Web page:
Arthur Martine

"nowimë I am in the West, Furincurunir to the Dwarves (or at least, to their best friend) and by other names in other lands. Mostly they just say 'Oh no it's him - look busy!' "
Or "Hold off! unhand me, grey-beard loon!"


Darkstone
Immortal


Apr 1 2014, 11:46pm

Post #10 of 27 (1532 views)
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The Hobbit Istari [In reply to] Can't Post

"....so many quiet lads and lasses going off into the Blue for mad adventures."

As for why *two* Blue Wizards, obviously one was in the form of a Hobbit lad, the other a Hobbit lass.

******************************************
The audacious proposal stirred his heart. And the stirring became a song, and it mingled with the songs of Gil-galad and Celebrian, and with those of Feanor and Fingon. The song-weaving created a larger song, and then another, until suddenly it was as if a long forgotten memory woke and for one breathtaking moment the Music of the Ainur revealed itself in all glory. He opened his lips to sing and share this song. Then he realized that the others would not understand. Not even Mithrandir given his current state of mind. So he smiled and simply said "A diversion.”


(This post was edited by Darkstone on Apr 1 2014, 11:47pm)


CuriousG
Half-elven


Apr 2 2014, 8:38pm

Post #11 of 27 (1465 views)
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Terrific, Dame! [In reply to] Can't Post

"As for Gandalf the Grey - I took that to be grey as in nondescript. It is no color but relates to all colors. Gamblin oil paints for artists creates a unique grey paint at the end of their runs each year out of all the sediments from the different colors they manufacture. It's called Torrit Grey and it's different every year. Gandalf strikes me as someone who fades into the background (nondescript), gets along with many different groups of beings(grey goes with just about everything) and gathers his information from a myriad of sources (just like Torrit Grey is made from different colors). In other words, he does just what the color does. "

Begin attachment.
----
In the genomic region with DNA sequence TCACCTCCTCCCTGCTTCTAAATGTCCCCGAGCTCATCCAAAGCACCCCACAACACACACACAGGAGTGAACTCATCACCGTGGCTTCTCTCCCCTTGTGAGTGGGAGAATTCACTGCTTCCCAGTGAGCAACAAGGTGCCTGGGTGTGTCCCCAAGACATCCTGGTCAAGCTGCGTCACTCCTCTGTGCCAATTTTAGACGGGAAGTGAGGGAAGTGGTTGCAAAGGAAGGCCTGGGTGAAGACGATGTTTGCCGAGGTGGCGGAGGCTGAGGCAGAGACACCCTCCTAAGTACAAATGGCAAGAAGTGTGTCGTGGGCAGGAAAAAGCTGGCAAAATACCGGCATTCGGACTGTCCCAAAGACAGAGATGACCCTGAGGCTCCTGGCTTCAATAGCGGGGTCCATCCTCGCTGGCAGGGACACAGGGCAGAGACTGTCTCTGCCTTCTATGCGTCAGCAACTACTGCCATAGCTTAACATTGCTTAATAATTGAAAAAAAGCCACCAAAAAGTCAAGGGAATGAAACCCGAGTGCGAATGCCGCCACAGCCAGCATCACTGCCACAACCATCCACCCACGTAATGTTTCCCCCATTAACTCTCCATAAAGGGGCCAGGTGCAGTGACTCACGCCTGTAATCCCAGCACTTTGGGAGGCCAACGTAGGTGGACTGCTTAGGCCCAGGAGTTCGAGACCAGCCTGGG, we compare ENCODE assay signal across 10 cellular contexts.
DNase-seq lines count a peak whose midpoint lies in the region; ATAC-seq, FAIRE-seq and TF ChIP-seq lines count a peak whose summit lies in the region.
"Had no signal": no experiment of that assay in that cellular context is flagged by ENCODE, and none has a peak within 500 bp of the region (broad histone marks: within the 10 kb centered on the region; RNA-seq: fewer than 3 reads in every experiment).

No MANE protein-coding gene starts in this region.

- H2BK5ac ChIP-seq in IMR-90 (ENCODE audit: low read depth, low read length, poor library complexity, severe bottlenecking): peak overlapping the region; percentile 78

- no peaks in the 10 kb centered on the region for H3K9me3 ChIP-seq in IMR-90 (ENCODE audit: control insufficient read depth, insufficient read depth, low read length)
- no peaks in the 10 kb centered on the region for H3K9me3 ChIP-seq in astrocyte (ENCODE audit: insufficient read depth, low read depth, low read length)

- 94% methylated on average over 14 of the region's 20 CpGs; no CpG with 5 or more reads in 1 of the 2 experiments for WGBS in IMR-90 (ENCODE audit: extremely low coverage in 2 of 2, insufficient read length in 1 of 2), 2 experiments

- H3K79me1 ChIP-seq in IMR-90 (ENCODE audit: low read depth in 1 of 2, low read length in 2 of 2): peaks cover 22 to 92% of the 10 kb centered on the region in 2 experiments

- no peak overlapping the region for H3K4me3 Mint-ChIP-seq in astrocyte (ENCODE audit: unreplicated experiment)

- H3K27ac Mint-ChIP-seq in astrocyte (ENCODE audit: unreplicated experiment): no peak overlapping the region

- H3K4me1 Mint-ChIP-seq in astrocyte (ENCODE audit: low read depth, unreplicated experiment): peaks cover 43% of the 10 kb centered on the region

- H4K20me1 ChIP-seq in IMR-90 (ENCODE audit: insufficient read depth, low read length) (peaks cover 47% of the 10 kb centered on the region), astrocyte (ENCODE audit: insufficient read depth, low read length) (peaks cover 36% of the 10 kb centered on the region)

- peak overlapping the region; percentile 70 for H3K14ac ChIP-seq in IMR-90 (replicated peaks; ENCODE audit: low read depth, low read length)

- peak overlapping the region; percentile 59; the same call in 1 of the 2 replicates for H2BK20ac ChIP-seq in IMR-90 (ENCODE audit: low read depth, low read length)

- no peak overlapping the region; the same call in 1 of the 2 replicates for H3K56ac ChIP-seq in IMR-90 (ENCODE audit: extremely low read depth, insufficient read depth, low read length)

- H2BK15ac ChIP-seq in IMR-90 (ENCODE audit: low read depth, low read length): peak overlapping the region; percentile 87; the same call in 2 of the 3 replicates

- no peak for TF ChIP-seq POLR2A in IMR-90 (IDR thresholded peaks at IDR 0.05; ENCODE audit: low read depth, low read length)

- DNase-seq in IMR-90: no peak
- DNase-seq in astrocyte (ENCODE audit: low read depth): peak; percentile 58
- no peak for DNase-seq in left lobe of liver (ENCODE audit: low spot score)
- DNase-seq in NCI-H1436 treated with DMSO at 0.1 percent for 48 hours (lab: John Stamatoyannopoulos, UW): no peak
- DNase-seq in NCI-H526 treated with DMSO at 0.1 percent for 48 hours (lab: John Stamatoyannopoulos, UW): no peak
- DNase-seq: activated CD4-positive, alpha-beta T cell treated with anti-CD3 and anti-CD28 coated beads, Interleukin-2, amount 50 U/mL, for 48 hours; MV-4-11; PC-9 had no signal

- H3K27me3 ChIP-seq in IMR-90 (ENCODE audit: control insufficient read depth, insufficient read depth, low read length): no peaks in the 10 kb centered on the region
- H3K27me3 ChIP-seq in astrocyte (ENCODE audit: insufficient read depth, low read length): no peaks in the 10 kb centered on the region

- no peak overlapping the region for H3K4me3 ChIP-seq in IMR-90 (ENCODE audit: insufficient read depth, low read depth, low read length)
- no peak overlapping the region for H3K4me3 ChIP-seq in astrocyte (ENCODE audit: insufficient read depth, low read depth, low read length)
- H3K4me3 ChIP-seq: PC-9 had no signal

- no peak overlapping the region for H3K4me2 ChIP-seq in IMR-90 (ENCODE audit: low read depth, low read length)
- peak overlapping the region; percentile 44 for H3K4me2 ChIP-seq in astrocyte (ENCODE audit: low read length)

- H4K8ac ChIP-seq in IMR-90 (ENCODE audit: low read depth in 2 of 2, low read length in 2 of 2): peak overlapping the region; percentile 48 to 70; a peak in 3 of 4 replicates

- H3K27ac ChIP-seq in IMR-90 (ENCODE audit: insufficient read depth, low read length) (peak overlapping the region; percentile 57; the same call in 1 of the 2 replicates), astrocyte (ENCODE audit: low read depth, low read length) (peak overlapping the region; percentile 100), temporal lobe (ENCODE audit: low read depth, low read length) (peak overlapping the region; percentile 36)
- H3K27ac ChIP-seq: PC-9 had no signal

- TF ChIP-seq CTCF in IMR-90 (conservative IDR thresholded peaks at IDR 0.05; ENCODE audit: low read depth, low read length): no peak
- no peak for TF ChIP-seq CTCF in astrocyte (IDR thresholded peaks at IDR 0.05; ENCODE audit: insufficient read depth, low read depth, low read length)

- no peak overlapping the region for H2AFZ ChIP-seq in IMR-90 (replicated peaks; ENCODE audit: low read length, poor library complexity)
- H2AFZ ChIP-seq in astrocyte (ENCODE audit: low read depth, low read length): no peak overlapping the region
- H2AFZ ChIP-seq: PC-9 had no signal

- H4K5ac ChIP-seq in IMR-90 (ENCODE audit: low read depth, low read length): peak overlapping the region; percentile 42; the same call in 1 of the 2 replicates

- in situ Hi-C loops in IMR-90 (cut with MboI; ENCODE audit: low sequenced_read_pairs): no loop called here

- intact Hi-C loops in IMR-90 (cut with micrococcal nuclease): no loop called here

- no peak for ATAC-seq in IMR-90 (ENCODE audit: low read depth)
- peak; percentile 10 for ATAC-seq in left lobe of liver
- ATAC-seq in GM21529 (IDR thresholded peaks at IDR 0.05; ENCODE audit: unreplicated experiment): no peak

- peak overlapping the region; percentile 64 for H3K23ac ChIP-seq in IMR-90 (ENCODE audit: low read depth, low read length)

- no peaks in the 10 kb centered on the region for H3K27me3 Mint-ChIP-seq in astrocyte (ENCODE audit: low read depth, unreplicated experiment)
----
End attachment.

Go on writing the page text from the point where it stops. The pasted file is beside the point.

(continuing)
CuriousG
Half-elven


Apr 2 2014, 8:45pm

Post #12 of 27 (1501 views)
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Chiefs and numbers [In reply to] Can't Post

I wonder about that one a lot too. Was is just one of many drafts, an idea to be quickly tossed aside? Or were there "lesser wizards" sent all over Middle-earth, and we only hear about the major ones, and only one of the majors was successful, and he went unaided by the minors?

What makes me think that Tolkien discarded the concept of many was Saruman's jibe to Gandalf at Isenard about wanting the staffs of five wizards, and not saying something like, "the staffs of all the great wizards" [meaning 5] or "the staffs of all the wizards" [meaning many]. That is not at all conclusive, of course, it just makes me think that wizards were akin to balrogs. First there were many in Tolkien's head, then he realized they seemed less powerful and impressive if they were numerous, so he cut back on their quantity to augment their stature.


Otaku-sempai
Immortal


Apr 2 2014, 8:48pm

Post #13 of 27 (1493 views)
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Yes. Tolkien likely discarded the idea [In reply to] Can't Post

I agree. The idea of many Istari only pops up in this essay which does suggest that Tolkien ultimately abandoned it. It is still an intriguing idea.

'There are older and fouler things than Orcs in the deep places of the world.' - Gandalf the Grey, The Fellowship of the Ring

(This post was edited by Otaku-sempai on Apr 2 2014, 9:01pm)


CuriousG
Half-elven


Apr 2 2014, 8:52pm

Post #14 of 27 (1467 views)
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Why are we meddling in the affairs of wizards? Isn't that trouble? [In reply to] Can't Post

Thanks for leading this chapter, Dem!